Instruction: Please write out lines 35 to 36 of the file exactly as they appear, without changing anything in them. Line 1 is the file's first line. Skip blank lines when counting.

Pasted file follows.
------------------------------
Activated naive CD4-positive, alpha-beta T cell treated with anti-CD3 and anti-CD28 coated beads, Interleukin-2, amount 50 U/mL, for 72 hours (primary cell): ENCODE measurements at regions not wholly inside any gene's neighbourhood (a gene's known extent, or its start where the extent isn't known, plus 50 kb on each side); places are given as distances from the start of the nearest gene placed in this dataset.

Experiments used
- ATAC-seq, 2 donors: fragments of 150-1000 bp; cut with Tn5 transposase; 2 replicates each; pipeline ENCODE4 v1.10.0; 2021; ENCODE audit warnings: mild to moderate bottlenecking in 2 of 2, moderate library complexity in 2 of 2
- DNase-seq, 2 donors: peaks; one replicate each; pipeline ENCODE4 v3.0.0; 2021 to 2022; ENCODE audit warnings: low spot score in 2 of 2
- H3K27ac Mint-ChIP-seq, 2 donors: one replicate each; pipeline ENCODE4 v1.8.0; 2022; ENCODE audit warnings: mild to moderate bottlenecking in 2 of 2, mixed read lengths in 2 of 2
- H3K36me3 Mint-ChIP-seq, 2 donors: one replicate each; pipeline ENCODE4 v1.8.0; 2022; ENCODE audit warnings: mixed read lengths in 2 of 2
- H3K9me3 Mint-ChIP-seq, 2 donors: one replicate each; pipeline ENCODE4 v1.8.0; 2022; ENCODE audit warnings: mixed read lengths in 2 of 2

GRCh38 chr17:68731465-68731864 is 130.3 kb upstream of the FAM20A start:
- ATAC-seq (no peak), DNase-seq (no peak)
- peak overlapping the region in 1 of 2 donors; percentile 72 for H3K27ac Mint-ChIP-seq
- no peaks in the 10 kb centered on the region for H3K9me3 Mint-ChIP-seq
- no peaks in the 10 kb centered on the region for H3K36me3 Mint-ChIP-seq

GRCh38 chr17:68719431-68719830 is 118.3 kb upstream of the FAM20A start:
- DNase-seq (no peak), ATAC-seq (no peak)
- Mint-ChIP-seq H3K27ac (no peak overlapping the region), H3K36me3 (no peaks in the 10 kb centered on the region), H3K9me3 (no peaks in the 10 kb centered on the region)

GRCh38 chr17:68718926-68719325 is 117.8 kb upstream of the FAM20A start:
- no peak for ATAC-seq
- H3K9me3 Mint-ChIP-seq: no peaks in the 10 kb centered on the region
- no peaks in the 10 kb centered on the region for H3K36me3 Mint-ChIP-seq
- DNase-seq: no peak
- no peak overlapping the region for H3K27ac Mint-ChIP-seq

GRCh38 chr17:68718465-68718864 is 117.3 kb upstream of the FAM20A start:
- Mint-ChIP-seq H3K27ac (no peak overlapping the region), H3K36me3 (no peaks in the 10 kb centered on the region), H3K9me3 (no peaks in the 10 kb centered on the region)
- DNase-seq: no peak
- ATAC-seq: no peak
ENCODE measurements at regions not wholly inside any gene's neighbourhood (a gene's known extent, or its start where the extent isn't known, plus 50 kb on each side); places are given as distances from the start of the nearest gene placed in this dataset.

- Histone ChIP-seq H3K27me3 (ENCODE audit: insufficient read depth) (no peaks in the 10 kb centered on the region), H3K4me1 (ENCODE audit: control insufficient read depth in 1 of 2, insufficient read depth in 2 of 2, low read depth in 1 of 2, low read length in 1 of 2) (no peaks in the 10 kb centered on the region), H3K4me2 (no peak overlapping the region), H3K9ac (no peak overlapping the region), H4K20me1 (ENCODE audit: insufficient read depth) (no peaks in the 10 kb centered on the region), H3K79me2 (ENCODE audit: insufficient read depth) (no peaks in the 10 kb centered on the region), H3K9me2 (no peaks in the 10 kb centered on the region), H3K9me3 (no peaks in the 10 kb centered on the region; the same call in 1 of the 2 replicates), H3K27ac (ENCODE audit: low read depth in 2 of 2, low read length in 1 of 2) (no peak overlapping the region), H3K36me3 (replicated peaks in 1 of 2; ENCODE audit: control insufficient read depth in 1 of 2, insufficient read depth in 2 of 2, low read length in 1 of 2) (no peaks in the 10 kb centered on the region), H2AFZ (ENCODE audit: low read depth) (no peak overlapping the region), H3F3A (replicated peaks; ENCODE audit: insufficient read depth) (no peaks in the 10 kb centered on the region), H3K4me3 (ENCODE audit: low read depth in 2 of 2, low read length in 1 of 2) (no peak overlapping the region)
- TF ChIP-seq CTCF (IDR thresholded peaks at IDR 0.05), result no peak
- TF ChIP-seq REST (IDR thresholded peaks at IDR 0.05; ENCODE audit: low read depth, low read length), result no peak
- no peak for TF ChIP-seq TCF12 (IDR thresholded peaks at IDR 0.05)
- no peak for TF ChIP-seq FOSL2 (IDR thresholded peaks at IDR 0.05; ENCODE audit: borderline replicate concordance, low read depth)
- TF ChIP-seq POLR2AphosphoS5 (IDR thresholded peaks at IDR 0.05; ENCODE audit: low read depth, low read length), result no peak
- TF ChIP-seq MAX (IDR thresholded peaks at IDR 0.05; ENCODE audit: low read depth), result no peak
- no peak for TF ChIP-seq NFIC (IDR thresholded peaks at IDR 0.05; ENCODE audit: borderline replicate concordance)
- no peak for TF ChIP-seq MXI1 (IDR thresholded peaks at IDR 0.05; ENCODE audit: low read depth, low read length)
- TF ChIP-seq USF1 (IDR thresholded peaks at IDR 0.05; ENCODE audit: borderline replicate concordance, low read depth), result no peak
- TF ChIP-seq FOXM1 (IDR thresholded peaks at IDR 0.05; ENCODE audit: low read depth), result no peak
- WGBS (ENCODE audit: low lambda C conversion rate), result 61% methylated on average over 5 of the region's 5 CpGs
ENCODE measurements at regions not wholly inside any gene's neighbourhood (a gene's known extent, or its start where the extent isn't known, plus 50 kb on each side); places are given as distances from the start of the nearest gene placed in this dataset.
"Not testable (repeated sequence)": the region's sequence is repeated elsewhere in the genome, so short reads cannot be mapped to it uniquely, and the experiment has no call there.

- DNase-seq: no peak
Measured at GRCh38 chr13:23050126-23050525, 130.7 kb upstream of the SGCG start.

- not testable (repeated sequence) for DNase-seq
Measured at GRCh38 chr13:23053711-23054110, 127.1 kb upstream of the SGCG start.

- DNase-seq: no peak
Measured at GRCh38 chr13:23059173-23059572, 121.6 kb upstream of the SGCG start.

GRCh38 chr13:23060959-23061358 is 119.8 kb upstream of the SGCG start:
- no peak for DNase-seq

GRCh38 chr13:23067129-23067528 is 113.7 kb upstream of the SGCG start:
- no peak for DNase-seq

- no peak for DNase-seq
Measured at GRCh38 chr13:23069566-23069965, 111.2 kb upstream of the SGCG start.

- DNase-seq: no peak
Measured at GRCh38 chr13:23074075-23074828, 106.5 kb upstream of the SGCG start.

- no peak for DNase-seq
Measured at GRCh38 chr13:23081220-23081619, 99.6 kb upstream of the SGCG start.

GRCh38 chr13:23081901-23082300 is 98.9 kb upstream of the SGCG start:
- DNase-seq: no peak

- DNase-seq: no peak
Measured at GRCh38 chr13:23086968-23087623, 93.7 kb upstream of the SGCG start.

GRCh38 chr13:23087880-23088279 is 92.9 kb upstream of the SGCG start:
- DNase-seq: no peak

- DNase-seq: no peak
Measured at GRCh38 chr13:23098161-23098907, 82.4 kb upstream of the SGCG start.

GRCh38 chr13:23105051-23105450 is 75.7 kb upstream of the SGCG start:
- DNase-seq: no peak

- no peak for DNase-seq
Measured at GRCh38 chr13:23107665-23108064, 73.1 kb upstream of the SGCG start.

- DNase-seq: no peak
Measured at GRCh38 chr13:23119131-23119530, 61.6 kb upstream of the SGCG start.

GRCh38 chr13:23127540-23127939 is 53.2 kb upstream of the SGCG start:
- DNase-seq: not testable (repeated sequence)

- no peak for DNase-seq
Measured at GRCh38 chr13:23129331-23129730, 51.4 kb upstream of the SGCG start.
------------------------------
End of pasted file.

- no peak for TF ChIP-seq MXI1 (IDR thresholded peaks at IDR 0.05; ENCODE audit: low read depth, low read length)
- TF ChIP-seq USF1 (IDR thresholded peaks at IDR 0.05; ENCODE audit: borderline replicate concordance, low read depth), result no peak